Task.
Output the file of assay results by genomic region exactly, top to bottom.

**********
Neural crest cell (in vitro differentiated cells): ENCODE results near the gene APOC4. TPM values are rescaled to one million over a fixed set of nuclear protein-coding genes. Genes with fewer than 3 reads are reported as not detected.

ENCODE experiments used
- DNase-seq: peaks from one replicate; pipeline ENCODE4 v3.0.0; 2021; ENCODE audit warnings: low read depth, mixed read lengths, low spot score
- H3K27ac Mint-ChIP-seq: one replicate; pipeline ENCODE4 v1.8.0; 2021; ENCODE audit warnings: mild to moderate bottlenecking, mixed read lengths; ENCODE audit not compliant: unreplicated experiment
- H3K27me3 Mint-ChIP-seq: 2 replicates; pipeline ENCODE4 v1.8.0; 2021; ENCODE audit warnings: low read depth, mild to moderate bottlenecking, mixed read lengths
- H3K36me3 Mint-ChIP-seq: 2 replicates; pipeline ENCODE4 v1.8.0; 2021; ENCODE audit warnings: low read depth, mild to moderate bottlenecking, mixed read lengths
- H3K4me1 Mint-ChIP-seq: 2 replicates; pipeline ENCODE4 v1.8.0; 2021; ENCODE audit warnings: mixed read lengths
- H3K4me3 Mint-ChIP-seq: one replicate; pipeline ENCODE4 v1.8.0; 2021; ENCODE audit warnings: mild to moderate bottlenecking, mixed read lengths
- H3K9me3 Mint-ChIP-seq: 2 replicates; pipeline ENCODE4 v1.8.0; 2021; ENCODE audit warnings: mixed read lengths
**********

Neural crest cell (in vitro differentiated cells): ENCODE results near the gene APOC4. TPM values are rescaled to one million over a fixed set of nuclear protein-coding genes. Genes with fewer than 3 reads are reported as not detected.

ENCODE experiments used
- DNase-seq: peaks from one replicate; pipeline ENCODE4 v3.0.0; 2021; ENCODE audit warnings: low read depth, mixed read lengths, low spot score
- H3K27ac Mint-ChIP-seq: one replicate; pipeline ENCODE4 v1.8.0; 2021; ENCODE audit warnings: mild to moderate bottlenecking, mixed read lengths; ENCODE audit not compliant: unreplicated experiment
- H3K27me3 Mint-ChIP-seq: 2 replicates; pipeline ENCODE4 v1.8.0; 2021; ENCODE audit warnings: low read depth, mild to moderate bottlenecking, mixed read lengths
- H3K36me3 Mint-ChIP-seq: 2 replicates; pipeline ENCODE4 v1.8.0; 2021; ENCODE audit warnings: low read depth, mild to moderate bottlenecking, mixed read lengths
- H3K4me1 Mint-ChIP-seq: 2 replicates; pipeline ENCODE4 v1.8.0; 2021; ENCODE audit warnings: mixed read lengths
- H3K4me3 Mint-ChIP-seq: one replicate; pipeline ENCODE4 v1.8.0; 2021; ENCODE audit warnings: mild to moderate bottlenecking, mixed read lengths
- H3K9me3 Mint-ChIP-seq: 2 replicates; pipeline ENCODE4 v1.8.0; 2021; ENCODE audit warnings: mixed read lengths